The facts and figures of police brutality in Brazil


Indigenous woman holds her child as she resists the Amazona state policemen.

Police brutality has been a consistent historical problem in the United States for Black and Indigenous people. The media in the U.S. and around the world has been buzzing over the last several years, highlighting the problem of police abuse in the States, notably since 2014 after officer Darren Wilson killed 18-year-old Mike Brown, an unarmed African American boy. The murder sparked protests that began in Brown’s home of Ferguson, Missouri, and quickly spread across the country, and even to other parts of the world.

Generational police brutality goes goes back to slavery — slave patrollers were the precursor to modern U.S. law enforcement — theft of Indigenous land, Jim Crow laws, and management of Indigenous people on the reservation and outside the reservations. It’s what instigated the Black Lives Matter movement, and pushed it to an international scale.

While police brutality in the U.S. is not nearly recognised enough, law enforcement brutality in other countries is practically unheard of. Amnesty International and a number of other human rights organizations consider the current pattern of police homicides in Brazil a human rights crisis.

Since 2012, the number of police killings have more than doubled. In 2016, there were 920 police killings “in Rio de Janeiro alone, compared with 419 in 2012”, the Guardian reported. 182 people had been killed by police in the first two month of 2017.

Brazilian cops searching a civilian. Black/Afro Brazilians are frequent targets of law enforcement harassment and killings.

“Since the last review at the United Nations, Brazil has not taken enough steps to tackle the shocking levels of human rights violations across the country, including soaring police homicide rates that leave hundreds of people dead every year,” said Jurema Werneck, Executive Director at Amnesty International Brazil.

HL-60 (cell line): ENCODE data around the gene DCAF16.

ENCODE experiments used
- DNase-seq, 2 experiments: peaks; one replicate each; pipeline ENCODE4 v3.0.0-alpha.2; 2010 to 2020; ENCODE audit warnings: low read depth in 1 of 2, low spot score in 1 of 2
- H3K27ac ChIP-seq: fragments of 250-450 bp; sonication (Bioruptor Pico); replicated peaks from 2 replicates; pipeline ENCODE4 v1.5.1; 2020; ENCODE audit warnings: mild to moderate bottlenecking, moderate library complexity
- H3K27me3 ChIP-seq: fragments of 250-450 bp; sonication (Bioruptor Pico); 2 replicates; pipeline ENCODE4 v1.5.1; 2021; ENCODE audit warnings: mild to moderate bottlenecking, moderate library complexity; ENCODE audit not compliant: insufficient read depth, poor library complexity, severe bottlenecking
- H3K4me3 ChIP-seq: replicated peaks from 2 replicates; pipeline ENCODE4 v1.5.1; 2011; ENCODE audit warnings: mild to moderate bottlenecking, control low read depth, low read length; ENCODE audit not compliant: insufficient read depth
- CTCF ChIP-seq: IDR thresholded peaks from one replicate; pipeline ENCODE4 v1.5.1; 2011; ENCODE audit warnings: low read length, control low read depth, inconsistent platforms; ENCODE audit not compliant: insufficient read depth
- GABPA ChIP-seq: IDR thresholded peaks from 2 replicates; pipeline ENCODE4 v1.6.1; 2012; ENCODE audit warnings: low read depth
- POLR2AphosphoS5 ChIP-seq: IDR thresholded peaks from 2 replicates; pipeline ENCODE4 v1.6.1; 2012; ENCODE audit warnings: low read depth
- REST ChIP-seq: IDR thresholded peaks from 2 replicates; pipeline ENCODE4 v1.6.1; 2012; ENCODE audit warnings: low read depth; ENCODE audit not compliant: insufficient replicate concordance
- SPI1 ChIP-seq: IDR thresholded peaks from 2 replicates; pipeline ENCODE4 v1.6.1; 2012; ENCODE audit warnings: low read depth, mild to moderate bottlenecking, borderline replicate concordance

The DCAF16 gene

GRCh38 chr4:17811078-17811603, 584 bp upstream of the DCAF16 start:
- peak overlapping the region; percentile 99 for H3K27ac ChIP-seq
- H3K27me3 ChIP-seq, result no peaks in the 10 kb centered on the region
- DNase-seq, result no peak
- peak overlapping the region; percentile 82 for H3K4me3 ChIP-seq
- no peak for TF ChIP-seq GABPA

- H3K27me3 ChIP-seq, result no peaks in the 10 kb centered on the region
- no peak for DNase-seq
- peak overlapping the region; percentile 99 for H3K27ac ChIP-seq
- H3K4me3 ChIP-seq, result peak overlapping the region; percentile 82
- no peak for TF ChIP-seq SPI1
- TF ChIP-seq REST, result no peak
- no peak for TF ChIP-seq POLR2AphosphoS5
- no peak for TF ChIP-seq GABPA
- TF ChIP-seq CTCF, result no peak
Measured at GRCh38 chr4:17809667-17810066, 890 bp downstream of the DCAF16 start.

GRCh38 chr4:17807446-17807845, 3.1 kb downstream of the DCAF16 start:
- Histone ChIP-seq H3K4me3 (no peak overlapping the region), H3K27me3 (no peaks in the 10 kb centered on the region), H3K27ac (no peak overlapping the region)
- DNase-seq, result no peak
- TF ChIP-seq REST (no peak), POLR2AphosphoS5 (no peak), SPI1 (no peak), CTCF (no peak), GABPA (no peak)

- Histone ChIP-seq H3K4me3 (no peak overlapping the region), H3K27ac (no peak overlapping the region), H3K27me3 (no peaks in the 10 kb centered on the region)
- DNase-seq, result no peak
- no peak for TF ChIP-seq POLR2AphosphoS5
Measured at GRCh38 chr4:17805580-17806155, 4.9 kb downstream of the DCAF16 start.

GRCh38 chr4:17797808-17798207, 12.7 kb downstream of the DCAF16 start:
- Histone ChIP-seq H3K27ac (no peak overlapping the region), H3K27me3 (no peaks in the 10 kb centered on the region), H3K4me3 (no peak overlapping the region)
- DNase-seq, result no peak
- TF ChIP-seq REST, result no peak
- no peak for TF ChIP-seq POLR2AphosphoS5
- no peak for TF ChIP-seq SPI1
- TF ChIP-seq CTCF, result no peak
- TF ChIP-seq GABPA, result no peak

The UN was set to review Brazil’s human rights record again in 2017. Amnesty International reported Brazil as having a very “high number of homicides overall with nearly 60,000 people killed in the country in 2015” with the “majority of victims [being] black young men”. In 2016, there were over 61,000 homicides.

In the same year, Brazilian law enforcement killed 4,244 people. This is a 26 percent increase from the previous year. The national murder rate in 2015 was 28.6 per 100,000 people, which is significantly higher than the 10 per 100,000 rate that the United Nations considers a baseline for persistent violence.

In response to a surge in the number of police dying while on duty in Rio de Janeiro (142 cops were killed in 2016, 30% more than in 2015), Brazil’s government is considering a bill that will allow police to more easily bear firearms. Of all Brazil’s security forces, police in Rio are considered the deadliest. According to the Wall Street Journal, they killed at least 712 people by the end of August of 2017.


“By comparison, there were roughly 17,000 homicides in the United States in 2016. Police shot and killed at least 963 people, according to The Washington Post’s database on police shootings. The U.S. population outnumbers the Brazilian population by about 110 million people.” – The Huffington Post


Not unlike the police in the United States, Brazilian police originated to suppress slave revolts and catch fugitive slaves. Again, similar to the police in the United States, law enforcement in Brazil have been consistently used by the state to suppress workers and social riots.

Police killings in the United States hovers annually around 1,000 people, whereas police killings in Brazil average upwards of 6,800 every year, according to RioOnWatch. Police attempted to “pacify” the favelas in 2014 during the World Cup, and in 2016 during the Olympics, with mixed results.